UK markets open in 6 hours 29 minutes
  • NIKKEI 225

    27,679.76
    +98.10 (+0.36%)
     
  • HANG SENG

    25,473.88
    +387.45 (+1.54%)
     
  • CRUDE OIL

    72.34
    -0.05 (-0.07%)
     
  • GOLD FUTURES

    1,807.60
    +7.90 (+0.44%)
     
  • DOW

    34,930.93
    -127.59 (-0.36%)
     
  • BTC-GBP

    28,705.82
    +447.06 (+1.58%)
     
  • CMC Crypto 200

    933.42
    +3.50 (+0.38%)
     
  • ^IXIC

    14,762.58
    +102.01 (+0.70%)
     
  • ^FTAS

    4,024.08
    +13.79 (+0.34%)
     

Morrisons suitor should up offer to around $9 billion, top investor says

·2-min read
FILE PHOTO: A Morrisons store is pictured in St Albans

LONDON (Reuters) - The U.S. private equity firm trying to buy Morrisons should increase its offer to around 6.5 billion pounds ($9 billion) to merit engagement from the British supermarket's board, according to a top ten shareholder in the retailer.

Morrisons - Britain's fourth largest grocer after Tesco, Sainsbury's and Asda - this month rejected a proposed 5.52 billion pound cash offer from Clayton, Dubilier & Rice (CD&R), equivalent to 230 pence a share.

"In our view there is validity to a bid...," said JO Hambro, which manages funds accounting for 3% of Morrisons. "We believe any offer for the group approaching 270p per share merits engagement and consideration."

Shares in Morrisons were down 0.17% at 235.6 pence at 1100 GMT.

JO Hambro noted CD&R's existing ownership of petrol forecourt group Motor Fuels Group (MFG).

It said if CD&R were to buy Morrisons, the combined group would have around 1,200 forecourt sites across the UK.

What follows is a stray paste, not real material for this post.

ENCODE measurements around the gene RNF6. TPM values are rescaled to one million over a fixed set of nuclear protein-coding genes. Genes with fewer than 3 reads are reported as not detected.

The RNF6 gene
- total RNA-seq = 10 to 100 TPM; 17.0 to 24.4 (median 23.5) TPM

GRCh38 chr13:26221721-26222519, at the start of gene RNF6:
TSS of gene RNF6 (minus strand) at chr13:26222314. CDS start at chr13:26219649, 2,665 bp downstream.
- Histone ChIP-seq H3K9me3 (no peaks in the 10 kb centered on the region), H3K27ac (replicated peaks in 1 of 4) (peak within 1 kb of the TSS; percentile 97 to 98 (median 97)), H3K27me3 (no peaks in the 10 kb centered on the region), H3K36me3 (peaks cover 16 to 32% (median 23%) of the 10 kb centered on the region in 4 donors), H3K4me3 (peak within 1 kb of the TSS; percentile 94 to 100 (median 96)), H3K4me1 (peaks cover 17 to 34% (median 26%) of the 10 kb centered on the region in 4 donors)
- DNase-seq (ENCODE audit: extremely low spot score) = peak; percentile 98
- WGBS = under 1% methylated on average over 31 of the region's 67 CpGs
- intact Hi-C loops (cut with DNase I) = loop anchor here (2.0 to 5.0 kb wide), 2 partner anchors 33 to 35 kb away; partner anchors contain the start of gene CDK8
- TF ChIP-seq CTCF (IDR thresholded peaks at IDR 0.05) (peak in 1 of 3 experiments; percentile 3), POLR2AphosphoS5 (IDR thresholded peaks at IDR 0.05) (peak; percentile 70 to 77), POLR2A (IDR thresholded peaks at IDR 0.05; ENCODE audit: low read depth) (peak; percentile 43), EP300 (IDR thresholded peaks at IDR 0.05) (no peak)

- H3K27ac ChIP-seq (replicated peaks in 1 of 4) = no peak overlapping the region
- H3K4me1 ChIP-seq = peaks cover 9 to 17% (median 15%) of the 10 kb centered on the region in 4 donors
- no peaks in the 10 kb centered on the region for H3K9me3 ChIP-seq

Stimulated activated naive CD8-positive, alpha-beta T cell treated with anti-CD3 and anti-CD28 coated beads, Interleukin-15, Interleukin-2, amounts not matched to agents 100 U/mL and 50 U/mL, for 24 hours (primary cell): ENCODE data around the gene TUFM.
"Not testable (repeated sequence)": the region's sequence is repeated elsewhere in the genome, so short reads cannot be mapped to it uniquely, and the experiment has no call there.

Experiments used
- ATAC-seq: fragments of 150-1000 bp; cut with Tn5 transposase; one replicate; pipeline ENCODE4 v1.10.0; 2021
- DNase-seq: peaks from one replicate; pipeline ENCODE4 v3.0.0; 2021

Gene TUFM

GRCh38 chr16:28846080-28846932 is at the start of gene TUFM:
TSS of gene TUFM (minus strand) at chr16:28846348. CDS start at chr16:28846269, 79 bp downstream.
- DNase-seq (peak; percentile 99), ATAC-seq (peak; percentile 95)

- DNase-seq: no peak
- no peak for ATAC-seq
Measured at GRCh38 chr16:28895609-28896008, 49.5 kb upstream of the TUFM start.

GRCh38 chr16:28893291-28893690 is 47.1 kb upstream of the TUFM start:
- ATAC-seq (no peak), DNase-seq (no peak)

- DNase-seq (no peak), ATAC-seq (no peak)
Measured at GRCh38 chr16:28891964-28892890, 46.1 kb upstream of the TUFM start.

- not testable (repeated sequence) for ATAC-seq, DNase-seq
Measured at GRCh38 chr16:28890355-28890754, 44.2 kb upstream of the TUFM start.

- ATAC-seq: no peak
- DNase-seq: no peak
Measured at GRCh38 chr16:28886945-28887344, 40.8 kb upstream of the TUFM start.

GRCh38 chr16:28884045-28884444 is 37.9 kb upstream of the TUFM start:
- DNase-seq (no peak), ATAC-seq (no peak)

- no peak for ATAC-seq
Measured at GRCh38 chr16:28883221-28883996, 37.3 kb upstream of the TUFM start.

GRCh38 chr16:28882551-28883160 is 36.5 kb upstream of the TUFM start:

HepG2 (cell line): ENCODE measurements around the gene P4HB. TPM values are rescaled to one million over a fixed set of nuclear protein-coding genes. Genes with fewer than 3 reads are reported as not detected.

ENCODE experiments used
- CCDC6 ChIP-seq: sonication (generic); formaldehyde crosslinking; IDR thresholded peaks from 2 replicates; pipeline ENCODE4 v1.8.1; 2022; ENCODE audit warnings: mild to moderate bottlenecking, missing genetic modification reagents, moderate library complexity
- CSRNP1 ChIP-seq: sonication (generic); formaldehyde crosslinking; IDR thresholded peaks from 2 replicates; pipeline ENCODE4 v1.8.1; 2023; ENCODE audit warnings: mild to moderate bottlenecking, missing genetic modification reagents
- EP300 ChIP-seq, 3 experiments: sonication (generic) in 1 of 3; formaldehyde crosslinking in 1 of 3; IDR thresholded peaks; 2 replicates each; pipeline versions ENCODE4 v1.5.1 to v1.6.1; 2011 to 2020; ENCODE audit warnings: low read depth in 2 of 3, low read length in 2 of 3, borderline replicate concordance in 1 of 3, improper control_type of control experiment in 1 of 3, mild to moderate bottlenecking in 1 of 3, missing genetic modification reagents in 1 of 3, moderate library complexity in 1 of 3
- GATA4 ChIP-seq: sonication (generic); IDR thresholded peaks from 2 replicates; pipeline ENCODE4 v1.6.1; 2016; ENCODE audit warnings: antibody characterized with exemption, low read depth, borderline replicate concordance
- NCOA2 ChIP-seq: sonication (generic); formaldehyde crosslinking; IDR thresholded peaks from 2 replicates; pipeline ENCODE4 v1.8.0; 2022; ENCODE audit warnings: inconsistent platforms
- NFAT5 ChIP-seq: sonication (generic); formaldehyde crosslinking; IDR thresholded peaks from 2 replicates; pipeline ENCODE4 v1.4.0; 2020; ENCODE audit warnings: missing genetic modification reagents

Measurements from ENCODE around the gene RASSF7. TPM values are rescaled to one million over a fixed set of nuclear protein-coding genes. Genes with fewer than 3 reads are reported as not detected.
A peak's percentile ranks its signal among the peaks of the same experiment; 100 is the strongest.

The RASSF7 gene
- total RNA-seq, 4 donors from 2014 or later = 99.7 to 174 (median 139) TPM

"The fuel purchasing and food retailing synergies here are clear to see. But CD&R should pay a fair price in order to access those synergies," JO Hambro said.

It said it believed a valuation of 8 times earnings before interest, tax, depreciation and amortisation (EBITDA) "seems reasonable given the group's qualities and the potential synergies on offer."

Analysts expect CD&R to come back with a higher offer and believe other suitors could be flushed out, including possibly Amazon, which has a partnership deal with Morrisons.

A spokesperson for CD&R declined to comment.

Last week Legal & General Investment Management (LGIM), which Refinitiv data shows as having a 1.58% stake in Morrisons, said it did not expect a bid at 230 pence to succeed.

Silchester, Morrisons' biggest shareholder with a stake of 15.2% according to Refinitiv data, has declined to comment.

($1 = 0.7212 pounds)

(Reporting by James Davey; editing by John Stonestreet)

Our goal is to create a safe and engaging place for users to connect over interests and passions. In order to improve our community experience, we are temporarily suspending article commenting